definition: Topology describes the spatial relationships between
adjacent features. Polygon features (cadastre, land use) share
edges, line features (street centerlines, rivers) share nodes. Why
do we need topologically correct data? The most important function of a
GIS is the analysis of spatial data. The results of the analysis can
be only as good as the input data.
order to be able to perform network analysis on street or river data,
the data should form a network. This requires connectivity between the
polygon features out of polylines requires connectivity between the
analysis on land use polygons or cadastral polygons require adjacency
(no gaps or overlaps should exist between the polygons.
- The adjacency information is explicitly recorded (ArcInfo coverage).
Line features are represented by Arcs and Nodes. The Nodes have internal
numbers. Each Arc has explicitly recorded "From" and
"To" nodes. Arcs are connected to each other if they share a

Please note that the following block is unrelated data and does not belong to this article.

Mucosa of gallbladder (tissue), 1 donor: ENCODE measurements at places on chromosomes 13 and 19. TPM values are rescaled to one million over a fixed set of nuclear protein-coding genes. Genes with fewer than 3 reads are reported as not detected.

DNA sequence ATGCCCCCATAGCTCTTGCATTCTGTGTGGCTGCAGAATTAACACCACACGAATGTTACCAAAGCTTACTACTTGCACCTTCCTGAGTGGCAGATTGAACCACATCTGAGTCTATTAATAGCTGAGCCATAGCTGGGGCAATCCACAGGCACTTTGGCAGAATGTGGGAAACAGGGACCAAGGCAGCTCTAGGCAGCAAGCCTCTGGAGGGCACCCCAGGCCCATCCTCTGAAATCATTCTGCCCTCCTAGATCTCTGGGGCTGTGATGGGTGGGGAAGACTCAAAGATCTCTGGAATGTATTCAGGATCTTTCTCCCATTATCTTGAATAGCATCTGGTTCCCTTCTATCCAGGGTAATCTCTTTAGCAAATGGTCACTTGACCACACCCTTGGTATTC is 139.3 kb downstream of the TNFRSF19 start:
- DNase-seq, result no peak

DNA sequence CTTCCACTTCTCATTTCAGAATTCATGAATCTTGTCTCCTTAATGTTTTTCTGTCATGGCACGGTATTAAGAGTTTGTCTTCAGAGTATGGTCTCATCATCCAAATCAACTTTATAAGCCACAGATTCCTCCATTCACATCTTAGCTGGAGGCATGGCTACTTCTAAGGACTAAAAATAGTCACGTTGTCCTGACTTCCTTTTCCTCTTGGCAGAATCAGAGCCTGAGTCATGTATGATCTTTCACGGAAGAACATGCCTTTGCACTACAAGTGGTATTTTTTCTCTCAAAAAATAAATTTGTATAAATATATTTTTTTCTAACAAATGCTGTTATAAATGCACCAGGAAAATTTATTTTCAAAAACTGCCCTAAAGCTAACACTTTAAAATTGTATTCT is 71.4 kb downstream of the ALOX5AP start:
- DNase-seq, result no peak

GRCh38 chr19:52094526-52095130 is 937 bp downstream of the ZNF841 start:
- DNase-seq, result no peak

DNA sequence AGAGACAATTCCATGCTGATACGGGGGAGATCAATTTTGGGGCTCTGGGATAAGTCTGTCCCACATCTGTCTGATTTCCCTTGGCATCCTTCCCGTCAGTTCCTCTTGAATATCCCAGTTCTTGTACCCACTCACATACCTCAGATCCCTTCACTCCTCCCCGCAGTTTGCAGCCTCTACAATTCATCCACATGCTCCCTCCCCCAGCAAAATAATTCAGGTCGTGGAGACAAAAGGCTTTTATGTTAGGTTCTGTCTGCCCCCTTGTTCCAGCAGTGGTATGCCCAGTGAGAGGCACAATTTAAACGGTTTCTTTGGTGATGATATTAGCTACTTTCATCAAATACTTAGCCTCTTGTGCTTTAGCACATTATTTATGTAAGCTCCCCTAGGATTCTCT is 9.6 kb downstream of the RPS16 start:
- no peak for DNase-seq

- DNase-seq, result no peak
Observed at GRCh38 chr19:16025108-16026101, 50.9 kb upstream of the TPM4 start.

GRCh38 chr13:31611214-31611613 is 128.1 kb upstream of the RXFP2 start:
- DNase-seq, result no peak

common node. Polygon features are represented as set of Arcs recorded
explicitly in the Polygon Arc List. In this fashion there is no
duplication of geometries - the common boundary between two polygons is
represented by a single Arc.
Explicit - Each feature is stored as a single record (Shapefiles,
Geodatabases). Line features (street centerlines) are recorded just as a
set of coordinates (vertices). Node information is not explicitly
recorded. The connectivity between two or more line features
(street intersection) should be enforced by comparing the coordinates.
Polygons are recorder in the same way. Two adjacent polygons are
represented by two records. The common boundary is recorded twice.